Guscott: Jones and Farrell would make great Lions captains
British & Irish Lions legend Jeremy Guscott has backed both Alun Wyn Jones and Owen Farrell as strong options to captain on next year’s Tour of South Africa.
Guscott, a three-time Lions tourist who helped deliver series wins in Australia in 1989 and South Africa in 1997, spoke about his personal preference of a forward as captain, influenced by formidable Scottish flanker Finlay Calder.
There is of course a lot of rugby to be played before the much-anticipated Tour to the home of Siya Kolisi’s world champions, but with all-time great and now retired Sam Warburton no longer an option as skipper, Guscott outlined Jones and Farrell as favourites for the role.
“The first name that comes to mind is Alun Wyn Jones,” explained Guscott, who last week relived the exhilarating memories of his decisive 1989 try. “He’s captain of Wales, if he’s fit and playing as well as he has done, he would be the favourite of many. Alun Wyn plays well every time he sets foot on a field.
“Maro Itoje is possible but I’m not sure if he’ll get to captain England, not while Owen Farrell is around, so Farrell might do the Lions as well.
“He could do it, but I always found it easier to follow a forward, because they are so involved in every facet of the game.
“At fly-half you can have some brilliant moments but also some blooper moments, and if you have more bloopers than great, you can be questioned.
“I’m sure the guys who went on the New Zealand Tour will have massive high regard for Owen because of how he played there, so I think he would be accepted completely.
“Everybody prefers to follow different people for different reasons and I lean towards a forward rather than a fly-half.
“I don’t have a massive view on it personally, but I think Alun Wyn and Owen Farrell will be favourites. Alun Wyn, with his experience, would take it in his stride, as would Owen.”
Warburton hung up his boots with an incredibly impressive record as Lions skipper, winning the 2013 Australia series 2-1 before 2017’s edge-of-the-seat 1-1 drawn series in New Zealand.
Guscott himself played under equally inspirational captains, Calder doing the job in 1989, his fellow countryman Gavin Hastings in 1993, and lock Martin Johnson in 1997.
Guscott, labelled the ‘Prince of Centres’ by Sir Clive Woodward, made 23 Lions appearances over his three Tours, eight of them Tests, recognised Calder as a fine role model as captain.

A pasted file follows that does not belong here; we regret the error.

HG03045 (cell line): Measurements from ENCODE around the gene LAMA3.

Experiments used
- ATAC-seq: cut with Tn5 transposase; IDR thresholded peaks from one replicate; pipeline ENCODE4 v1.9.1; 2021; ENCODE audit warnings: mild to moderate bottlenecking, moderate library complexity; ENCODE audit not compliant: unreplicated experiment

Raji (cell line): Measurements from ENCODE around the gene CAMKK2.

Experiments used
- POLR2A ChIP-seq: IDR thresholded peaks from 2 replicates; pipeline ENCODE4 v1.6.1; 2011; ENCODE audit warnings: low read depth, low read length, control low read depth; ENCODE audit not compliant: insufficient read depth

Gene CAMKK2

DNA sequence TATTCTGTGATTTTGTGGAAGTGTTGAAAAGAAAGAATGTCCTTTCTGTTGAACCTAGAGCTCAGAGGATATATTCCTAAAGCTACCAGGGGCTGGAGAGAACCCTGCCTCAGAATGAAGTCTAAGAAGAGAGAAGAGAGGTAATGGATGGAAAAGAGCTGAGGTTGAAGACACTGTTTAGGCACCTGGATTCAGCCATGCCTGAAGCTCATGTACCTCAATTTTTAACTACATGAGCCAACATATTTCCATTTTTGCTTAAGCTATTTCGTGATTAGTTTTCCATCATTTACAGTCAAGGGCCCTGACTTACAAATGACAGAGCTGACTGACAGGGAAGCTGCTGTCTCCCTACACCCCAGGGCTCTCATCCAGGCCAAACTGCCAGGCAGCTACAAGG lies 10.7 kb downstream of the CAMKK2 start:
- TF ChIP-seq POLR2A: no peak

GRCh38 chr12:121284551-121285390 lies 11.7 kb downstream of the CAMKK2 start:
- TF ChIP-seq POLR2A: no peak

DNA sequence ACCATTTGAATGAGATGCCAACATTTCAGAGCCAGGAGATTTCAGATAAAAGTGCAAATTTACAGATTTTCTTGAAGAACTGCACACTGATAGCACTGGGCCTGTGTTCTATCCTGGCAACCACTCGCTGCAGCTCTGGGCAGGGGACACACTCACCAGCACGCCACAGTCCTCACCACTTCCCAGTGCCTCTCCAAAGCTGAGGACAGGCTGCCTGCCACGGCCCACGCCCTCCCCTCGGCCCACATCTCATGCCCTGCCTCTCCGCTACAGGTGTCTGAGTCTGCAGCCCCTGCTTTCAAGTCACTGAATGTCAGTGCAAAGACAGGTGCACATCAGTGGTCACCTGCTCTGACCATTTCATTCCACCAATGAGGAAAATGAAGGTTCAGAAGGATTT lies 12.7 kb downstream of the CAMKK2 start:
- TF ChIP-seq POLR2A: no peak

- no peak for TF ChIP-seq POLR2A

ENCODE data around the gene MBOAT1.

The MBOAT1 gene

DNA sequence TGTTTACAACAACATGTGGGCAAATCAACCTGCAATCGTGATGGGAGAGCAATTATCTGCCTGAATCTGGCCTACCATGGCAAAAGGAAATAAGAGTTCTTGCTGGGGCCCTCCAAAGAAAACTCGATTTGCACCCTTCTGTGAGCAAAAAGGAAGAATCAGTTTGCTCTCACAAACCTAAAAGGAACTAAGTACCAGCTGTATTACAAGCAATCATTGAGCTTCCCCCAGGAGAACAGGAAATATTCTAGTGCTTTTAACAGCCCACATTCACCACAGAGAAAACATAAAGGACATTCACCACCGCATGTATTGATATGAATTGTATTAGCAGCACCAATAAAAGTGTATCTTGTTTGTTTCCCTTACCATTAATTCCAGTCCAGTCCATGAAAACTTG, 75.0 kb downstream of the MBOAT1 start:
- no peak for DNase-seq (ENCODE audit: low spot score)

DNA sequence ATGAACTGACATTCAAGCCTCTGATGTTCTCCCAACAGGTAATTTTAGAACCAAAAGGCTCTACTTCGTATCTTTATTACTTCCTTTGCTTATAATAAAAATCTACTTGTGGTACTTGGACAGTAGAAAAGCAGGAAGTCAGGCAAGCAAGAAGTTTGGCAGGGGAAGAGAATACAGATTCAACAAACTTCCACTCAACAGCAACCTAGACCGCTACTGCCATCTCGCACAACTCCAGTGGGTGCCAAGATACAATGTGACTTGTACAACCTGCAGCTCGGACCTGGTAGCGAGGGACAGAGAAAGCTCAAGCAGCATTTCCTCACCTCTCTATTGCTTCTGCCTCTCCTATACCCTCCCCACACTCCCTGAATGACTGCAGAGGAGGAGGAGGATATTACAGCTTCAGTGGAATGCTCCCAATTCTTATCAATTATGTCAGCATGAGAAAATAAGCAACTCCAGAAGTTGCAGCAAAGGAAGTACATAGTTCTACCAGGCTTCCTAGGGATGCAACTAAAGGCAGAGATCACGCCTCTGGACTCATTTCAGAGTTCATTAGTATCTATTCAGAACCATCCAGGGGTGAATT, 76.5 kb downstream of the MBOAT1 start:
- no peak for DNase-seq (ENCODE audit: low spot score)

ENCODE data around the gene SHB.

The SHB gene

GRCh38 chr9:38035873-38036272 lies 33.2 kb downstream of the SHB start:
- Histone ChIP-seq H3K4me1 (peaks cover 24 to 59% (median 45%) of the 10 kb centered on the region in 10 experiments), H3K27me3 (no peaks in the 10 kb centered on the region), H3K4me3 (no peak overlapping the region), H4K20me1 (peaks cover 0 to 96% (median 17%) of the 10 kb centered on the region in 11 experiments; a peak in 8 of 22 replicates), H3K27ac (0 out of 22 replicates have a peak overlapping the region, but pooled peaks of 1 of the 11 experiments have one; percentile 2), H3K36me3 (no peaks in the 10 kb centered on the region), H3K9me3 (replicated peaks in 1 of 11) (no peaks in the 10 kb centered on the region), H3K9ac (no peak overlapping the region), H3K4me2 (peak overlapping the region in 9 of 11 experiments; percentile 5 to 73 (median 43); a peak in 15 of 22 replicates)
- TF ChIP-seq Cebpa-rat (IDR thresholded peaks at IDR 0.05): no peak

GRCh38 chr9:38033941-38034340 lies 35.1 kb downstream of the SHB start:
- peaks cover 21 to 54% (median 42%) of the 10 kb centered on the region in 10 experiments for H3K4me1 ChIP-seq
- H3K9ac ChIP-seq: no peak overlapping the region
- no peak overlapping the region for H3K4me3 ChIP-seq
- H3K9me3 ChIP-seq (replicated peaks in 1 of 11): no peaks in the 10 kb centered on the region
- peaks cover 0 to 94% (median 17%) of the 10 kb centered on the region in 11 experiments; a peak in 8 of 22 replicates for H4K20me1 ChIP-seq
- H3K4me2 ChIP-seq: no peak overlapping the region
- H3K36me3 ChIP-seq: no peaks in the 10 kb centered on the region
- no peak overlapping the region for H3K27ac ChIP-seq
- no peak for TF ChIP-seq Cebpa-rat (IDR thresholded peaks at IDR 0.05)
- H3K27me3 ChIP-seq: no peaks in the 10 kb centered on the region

“A captain has to be a dead cert for the team,” added the 54-year-old. “It has to be someone who is undeniably and unquestionably a man whose place is unchallenged.
“He doesn’t have to be the first name on the sheet but he does have to be a starter, and then is that person one of the most selfless guys in the squad?
“And that changes a bit as time has gone on. The role of the captain I think has become less and less because of the way the game’s played.
“Captains used to be part of selection discussions, that’s no longer the case, you’ve got more of a leadership group than you used to.
“So the captain has to be a guaranteed starter and then it’s about that person’s character and personality, will the rest of the squad respect that person, listen to what he has to say and follow him on the field?
“For me I looked at a captain to follow them on the field more than looking off it. I followed a captain because of what he did on the field, did and done, rather than said.
“We had Finlay in 1989, he was questioned before the Tour because some said Andy Robinson, the England flanker was likely to be picked, but as the Tour went on Finlay was such a great player and a great captain.
“He was an intelligent, bright man who played rugby incredibly hard, he made the most of his skillset and orally he was brilliant.
“On the field he was 100 percent committed, he played the best he possibly could every time he went out. No more than anybody else tried, but such an extremely intelligent rugby player.”